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Our colleagues (and fellow C19 Group Members) at Bishop Grosseteste University have put together an excellent programme for their School of Humanities Seminar Series. Information about this series can be found below:

‘BGU School of Humanities is pleased to launch its first multidisciplinary research seminar series. Each seminar provides a relaxed forum in which BGU academics, academics from other universities, undergraduates, postgraduates, and the public connect and converse in an informal intellectual research environment. All seminars take place on a Wednesday, except our third seminar in November (26 Nov.), at 1:00pm, except for the first one in the series, which starts at 14:00.

Seminars last for one hour, including a 30-40 minutes presentation about a current piece of research, followed by a 20-30 minutes discussion. You are welcome and light refreshments are offered. For further information, please contact the convenors Dr Claudia Capancioni claudia.capancioni@bishopg.ac.uk [01522 583740] and/or Dr Claire Hubbard-Hall claire.hubbard-hall@bishopg.ac.uk [01522 583736].

This new series starts on Wednesday 7 October 2015 at 14:00,  with Dr Amber Pouliot (Teaching Fellow in British Studies, University of Evansville at Harlaxton College UK), who is the first guest for English. Dr Pouliot taught English at BGU last year. Her paper is entitled, ‘Guidebooks, Ghostliness, and the Brontës: Charting the Path from the ‘Silent Country’ to the Séance.This seminar will be held in Hardy Seminar Three (Hardy Building).’

2015 research seminar series poster (3)

Last Thursday, Professor Jason Whittaker (School of English and Journalism) gave a fascinating lecture about the reception of William Blake in the ‘long’ nineteenth-century. The talk focussed on lyrics from Blake’s Milton, a Poem, lines which are nowadays better known as ‘Jerusalem’.

Jason discussed the confusion with which many mid-Victorians greeted Milton. As a result of this confusion,  Blake’s ‘Stanzas from Milton’ became detached from their original context – being commonly printed on their own without the eccentric longer poem. This decontextualisation was part of a long journey, at the end of which Hubert Parry would set Blake’s once-obscure lines to music – turning them into the famous hymn that we know today.

C19 members may be interested in this conference on nineteenth-century sculpture, which is taking place in Leeds on 3rd October:


Programme 2015-16

I’m delighted to announce this year’s programme for the Nineteenth-Century Research Group:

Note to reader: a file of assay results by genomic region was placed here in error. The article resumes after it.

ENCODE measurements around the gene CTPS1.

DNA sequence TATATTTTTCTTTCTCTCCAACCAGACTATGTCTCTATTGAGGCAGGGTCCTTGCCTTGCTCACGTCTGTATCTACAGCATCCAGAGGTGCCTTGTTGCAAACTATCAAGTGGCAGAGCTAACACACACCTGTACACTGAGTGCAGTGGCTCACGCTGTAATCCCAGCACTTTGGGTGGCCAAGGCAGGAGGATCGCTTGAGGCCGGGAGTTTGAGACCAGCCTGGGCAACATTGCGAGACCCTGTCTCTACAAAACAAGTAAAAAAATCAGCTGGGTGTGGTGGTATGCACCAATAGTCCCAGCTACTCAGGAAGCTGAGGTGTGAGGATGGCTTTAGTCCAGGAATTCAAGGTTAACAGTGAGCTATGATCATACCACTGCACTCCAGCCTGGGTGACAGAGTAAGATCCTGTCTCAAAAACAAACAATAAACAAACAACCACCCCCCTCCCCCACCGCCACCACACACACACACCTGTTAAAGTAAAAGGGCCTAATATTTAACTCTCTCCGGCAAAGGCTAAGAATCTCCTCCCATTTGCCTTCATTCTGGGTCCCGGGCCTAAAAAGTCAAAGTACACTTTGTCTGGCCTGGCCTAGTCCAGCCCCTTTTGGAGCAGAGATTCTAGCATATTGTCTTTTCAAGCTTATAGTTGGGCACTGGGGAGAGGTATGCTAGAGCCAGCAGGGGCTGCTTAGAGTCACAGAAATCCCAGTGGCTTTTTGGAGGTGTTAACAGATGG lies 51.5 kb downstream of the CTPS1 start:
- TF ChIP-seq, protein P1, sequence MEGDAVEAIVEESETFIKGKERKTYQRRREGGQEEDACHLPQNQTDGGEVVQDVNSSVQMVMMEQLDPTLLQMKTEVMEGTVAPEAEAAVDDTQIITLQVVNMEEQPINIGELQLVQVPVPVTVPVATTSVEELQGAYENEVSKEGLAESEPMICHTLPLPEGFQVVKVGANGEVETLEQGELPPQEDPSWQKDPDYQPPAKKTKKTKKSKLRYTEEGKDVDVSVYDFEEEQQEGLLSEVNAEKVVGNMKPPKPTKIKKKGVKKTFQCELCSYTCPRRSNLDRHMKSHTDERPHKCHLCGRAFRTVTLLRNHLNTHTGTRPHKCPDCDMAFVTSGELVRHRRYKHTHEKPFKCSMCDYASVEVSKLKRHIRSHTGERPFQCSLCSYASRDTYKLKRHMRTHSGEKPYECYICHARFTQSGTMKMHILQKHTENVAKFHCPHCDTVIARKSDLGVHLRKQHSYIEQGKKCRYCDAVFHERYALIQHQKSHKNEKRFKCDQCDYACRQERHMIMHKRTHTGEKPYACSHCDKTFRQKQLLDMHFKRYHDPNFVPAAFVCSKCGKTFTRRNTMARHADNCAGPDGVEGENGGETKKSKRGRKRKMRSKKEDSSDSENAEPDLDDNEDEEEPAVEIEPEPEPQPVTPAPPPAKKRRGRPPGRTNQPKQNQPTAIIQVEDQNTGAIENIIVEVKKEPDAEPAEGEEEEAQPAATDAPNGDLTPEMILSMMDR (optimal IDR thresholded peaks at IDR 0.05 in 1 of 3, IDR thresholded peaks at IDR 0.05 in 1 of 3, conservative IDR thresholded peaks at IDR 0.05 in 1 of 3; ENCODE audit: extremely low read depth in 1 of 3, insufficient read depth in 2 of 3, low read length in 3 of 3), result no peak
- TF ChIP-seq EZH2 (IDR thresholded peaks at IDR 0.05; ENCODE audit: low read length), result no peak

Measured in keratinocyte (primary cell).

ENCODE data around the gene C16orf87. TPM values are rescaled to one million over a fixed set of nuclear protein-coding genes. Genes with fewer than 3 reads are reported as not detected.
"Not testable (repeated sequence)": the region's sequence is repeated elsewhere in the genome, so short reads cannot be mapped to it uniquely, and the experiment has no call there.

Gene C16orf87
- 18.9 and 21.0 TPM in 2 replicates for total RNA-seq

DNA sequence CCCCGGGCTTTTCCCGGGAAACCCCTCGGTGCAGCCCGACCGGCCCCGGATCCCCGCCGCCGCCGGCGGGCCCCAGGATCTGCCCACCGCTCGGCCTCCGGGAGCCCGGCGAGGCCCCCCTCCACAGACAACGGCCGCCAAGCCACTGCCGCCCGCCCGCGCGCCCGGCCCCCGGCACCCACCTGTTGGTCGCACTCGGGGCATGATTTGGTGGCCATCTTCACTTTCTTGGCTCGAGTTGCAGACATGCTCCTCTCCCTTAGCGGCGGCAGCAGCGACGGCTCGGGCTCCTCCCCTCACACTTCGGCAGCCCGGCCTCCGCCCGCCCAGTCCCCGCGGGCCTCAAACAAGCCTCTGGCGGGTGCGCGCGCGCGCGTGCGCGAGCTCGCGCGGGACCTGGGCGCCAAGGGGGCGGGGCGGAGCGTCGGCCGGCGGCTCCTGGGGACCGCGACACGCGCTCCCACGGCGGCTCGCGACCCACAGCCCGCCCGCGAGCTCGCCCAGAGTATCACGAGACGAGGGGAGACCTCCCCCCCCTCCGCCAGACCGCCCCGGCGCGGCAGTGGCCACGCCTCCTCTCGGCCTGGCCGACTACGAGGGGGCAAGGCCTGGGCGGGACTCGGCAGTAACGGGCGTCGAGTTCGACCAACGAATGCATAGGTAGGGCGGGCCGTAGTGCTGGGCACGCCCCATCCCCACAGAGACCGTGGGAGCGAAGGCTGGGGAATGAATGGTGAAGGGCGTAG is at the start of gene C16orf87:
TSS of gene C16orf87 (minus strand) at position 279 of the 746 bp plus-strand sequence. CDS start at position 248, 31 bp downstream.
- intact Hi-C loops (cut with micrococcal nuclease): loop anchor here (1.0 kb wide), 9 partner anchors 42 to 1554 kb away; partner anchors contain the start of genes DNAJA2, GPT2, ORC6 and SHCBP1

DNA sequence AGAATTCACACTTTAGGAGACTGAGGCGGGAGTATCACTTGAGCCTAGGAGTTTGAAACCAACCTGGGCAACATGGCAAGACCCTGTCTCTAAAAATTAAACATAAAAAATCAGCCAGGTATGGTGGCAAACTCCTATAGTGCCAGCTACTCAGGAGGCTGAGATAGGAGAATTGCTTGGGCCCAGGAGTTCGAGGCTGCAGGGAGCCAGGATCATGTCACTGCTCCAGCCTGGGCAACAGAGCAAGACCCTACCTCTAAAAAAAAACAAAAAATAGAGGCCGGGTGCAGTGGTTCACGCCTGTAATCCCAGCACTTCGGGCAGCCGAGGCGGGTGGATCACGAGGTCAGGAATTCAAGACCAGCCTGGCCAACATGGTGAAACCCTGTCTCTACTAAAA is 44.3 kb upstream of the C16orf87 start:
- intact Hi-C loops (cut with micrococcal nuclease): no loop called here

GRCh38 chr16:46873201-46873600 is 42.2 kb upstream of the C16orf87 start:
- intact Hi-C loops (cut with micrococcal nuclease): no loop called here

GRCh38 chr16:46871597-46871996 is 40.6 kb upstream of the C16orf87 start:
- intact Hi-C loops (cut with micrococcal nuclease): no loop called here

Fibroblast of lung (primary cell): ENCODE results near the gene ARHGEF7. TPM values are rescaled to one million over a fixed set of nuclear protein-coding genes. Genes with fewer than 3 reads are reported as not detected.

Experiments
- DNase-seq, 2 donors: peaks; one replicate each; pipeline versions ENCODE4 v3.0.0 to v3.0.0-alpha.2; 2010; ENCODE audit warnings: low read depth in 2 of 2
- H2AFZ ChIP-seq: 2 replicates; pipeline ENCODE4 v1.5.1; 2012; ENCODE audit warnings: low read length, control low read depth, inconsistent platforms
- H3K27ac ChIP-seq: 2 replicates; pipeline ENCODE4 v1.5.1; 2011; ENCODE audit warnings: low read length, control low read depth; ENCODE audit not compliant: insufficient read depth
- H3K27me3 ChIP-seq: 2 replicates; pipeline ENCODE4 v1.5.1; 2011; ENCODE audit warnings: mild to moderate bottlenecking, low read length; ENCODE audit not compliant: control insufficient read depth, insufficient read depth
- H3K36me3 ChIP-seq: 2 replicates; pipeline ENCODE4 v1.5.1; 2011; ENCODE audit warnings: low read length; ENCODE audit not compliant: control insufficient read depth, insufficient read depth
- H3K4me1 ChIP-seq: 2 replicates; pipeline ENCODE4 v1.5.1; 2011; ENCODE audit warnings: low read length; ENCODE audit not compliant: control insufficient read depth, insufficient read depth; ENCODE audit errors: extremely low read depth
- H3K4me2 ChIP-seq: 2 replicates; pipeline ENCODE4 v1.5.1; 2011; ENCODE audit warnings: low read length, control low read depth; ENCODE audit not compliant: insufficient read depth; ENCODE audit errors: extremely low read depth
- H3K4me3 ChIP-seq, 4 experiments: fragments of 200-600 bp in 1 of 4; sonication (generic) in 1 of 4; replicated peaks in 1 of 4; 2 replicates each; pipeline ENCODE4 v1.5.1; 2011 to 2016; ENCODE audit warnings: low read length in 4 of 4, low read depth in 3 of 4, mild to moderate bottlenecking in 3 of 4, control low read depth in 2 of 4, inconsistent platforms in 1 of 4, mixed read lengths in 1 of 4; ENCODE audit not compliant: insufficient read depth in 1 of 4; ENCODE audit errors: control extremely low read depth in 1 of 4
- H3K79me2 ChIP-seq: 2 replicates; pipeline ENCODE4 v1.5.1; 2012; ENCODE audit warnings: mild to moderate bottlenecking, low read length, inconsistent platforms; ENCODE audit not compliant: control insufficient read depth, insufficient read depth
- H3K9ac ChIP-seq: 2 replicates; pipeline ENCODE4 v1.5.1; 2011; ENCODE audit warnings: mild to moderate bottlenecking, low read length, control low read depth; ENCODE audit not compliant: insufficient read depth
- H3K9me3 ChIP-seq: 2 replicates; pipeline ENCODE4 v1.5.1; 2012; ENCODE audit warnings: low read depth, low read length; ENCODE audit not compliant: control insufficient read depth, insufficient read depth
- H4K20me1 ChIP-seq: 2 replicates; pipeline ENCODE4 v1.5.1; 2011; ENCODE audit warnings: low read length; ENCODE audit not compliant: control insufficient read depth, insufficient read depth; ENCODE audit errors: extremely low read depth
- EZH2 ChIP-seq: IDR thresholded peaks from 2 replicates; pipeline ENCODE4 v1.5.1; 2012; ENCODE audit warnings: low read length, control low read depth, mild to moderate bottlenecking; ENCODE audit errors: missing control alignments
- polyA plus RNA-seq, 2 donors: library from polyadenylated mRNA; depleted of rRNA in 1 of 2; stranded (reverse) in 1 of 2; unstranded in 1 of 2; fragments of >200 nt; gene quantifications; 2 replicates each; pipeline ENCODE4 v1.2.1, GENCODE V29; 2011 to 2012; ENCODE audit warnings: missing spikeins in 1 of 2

Semester A


Thurs 24th Sept: Jason Whittaker (Lincoln), ‘Before “Jerusalem”: Blake’s stanzas from Milton, 1863 to 1915’ (MC0024)


Thurs 22nd Oct: Phyllis Weliver (St Louis), ‘ “musical, I see!”: Daniel Deronda, the Aesthetic Critic and New Liberalism’ (MC0024)


Thurs 19th Nov: Pietro Dipaola (Lincoln), ‘The Torch: A transnational anarchist newspaper’ (MB1013)


Semester B


28th Jan: Julia Podziewska (Sheffield Hallam), ‘Wilkie Collins and the inheritance plot’ (MB1012)


25th Feb: Group discussion on the ‘Manifesto of the V21 Collective’ (MB1012)


Please read this page beforehand, including the comments at the bottom: http://v21collective.org/manifesto-of-the-v21-collective-ten-theses/


17th March: Lincoln PhD talk: Grace Harvey and Michelle Poland – Titles TBC (MB1012)


14th April: Sibylle Erle (Bishop Grosseteste), ‘War, Napoleon and the Panorama’ (MB1012)



Refreshments will be served at 5pm, and the paper (or discussion, where appropriate) will begin at 5.15pm.


I hope you will agree that this looks like an exciting programme. We have an extra slot this year, which I think speaks volumes about how much this group has grown!


As previously noted, we are testing out the new slot of 5pm on Thursdays. Feedback will be very welcome on this as we go along.

Our first session, on 24th Sept, will be as follows:




Professor Jason Whittaker (English and Journalism) ,


“Before ‘Jerusalem': Blake’s stanzas from Milton, 1863 to 1915”


When Hubert Parry set Blake’s stanzas from the epic poem Milton to music in 1916, he created one of the most famous hymns of the twentieth century which, in more recent years, has often been mooted as an alternative English national anthem to God Save the Queen. By the time of Blake’s death the stanzas themselves were virtually forgotten. Alexander Gilchrist first brought them to a wider audience when he included the lines as an example of the “singular preface” and the lyric was reprinted at various points during Victorian and Edwardian periods. It was even set to music before Parry turned his hand to it, Walford Davis composing a version for the Morecombe Festival in 1908. As such, this talk will explore how lines beginning “And did those feet…”, detached from Blake’s original and obscure mythology and set against a background of British Israelitism and increasing imperial confidence, could be transformed into a proto-national hymn.

This session will take place at 5pm on Thursday 24th Sept in room MC0024, which is on the ground floor of the MHT Building. The MHT is number 2 on this map:



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